Although the individual mandate requires almost all Americans to have insurance by Jan. 1, the tax penalty is imposed only on those without insurance for three consecutive months, so nobody will have to pay the fine immediately.

Instead, the Obama administration's most pressing problem is the number of people who have lost their coverage and ended up paying higher premiums on the law's state-based health care exchanges or could not enroll because the Web portals crashed.

HealthCare.gov, the federal website that serves 36 states, experienced rampant glitches until a "tech surge" led by management consultant Jeffrey Zients fixed many of the problems.

Administration officials said Monday was a record day on HealthCare.gov, with 850,000 unique visits by 2 p.m. Faced with more than 60,000 concurrent users before 11 a.m., it was forced to deploy a queueing system that invites users back to the website when traffic is lighter.

In recent weeks, the White House asked insurers to offer leeway to those trying to find plans but had trouble with the balky websites in October and November. It also said people who face coverage gaps in January may apply for hardship exemptions from the individual mandate or purchase catastrophic-level plans instead of costlier plans on the exchanges.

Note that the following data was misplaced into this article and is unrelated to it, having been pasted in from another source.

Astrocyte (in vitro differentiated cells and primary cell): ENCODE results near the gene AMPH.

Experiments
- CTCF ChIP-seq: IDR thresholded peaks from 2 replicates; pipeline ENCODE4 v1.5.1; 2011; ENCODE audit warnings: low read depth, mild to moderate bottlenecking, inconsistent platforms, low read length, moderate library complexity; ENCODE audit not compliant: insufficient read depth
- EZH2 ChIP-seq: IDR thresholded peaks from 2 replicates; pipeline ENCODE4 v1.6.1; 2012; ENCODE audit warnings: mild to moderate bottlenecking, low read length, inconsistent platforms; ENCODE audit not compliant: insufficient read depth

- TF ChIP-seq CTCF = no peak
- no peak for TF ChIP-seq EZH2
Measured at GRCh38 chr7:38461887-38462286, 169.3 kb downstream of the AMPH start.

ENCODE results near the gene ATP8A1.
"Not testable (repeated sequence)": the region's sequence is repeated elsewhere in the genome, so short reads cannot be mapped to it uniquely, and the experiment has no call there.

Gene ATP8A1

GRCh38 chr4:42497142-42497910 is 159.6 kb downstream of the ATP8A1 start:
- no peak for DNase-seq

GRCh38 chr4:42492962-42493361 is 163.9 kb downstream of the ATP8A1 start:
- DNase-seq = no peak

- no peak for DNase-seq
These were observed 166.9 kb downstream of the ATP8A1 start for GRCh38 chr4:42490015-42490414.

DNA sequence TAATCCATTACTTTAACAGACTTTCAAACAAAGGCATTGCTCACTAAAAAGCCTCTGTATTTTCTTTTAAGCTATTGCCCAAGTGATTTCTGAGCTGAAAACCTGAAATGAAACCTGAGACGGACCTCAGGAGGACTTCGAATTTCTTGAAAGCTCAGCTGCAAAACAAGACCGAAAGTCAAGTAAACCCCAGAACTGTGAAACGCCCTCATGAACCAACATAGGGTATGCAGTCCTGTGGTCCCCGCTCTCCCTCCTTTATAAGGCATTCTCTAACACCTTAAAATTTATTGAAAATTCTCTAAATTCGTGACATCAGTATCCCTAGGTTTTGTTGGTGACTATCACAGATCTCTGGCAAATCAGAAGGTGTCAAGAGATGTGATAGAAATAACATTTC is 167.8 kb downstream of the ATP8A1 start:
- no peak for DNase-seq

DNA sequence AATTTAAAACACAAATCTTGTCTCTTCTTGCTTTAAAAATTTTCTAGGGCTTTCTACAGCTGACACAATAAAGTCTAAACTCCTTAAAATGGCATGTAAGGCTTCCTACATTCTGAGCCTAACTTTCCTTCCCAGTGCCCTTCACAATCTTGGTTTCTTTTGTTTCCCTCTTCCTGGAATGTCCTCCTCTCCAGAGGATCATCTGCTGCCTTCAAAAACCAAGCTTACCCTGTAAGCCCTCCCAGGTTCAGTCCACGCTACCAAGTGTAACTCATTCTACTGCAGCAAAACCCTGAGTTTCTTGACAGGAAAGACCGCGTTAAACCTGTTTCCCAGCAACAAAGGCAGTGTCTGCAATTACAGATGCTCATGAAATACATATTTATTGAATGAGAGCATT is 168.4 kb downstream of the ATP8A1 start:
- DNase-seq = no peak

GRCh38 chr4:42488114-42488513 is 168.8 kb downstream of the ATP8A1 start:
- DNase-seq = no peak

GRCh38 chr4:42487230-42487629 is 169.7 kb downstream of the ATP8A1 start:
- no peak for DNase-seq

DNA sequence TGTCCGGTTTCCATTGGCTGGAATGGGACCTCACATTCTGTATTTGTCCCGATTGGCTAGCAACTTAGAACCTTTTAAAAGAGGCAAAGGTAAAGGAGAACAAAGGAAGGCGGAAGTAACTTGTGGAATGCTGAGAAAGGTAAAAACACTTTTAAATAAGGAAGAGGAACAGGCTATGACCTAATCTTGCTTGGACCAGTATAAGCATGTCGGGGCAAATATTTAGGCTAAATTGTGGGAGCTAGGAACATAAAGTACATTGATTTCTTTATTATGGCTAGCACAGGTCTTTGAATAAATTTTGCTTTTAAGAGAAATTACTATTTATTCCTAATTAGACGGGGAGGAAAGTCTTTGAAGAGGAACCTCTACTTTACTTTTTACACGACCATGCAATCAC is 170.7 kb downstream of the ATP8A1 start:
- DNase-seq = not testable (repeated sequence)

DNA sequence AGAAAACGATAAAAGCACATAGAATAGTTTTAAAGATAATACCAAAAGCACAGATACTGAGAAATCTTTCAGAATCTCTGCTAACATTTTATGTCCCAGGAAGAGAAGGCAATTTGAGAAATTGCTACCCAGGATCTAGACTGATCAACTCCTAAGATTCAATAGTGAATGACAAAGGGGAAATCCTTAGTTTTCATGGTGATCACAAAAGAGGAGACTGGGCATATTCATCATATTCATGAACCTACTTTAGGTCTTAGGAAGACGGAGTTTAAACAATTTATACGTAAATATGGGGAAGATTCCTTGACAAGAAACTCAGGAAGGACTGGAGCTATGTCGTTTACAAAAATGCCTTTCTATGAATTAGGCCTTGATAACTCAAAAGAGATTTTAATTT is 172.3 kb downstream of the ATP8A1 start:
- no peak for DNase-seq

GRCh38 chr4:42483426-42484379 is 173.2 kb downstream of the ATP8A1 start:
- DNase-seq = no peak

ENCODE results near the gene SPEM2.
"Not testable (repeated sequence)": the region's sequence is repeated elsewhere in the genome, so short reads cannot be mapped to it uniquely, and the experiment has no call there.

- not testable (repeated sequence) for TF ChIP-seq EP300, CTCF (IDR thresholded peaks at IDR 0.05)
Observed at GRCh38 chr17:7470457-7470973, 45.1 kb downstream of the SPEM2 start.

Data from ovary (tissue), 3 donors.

Despite the White House efforts, polls clearly indicate that Obamacare remains unpopular.

The CNN/ORC survey found that 35 percent support the law, down from 40 percent in November and 41 percent in October. The number who oppose the law because it's too liberal was 43 percent, up from 41 percent in November and 38 percent in October. Women, considered more supportive of the benefits, also have turned against Obamacare in the most recent polling.

Gallup released a poll Monday that said Americans see the health care law as both Mr. Obama's biggest success and his biggest failure.

Americans technically have until March 31 to sign up for health care benefits, but the pre-Christmas deadline added significance because of the high number of plans that will be discontinued Jan. 1.

Fifteen state-run exchanges also prepared for the deadline by releasing guidance on how to enroll, glitch-free, and by pushing young people to sign up.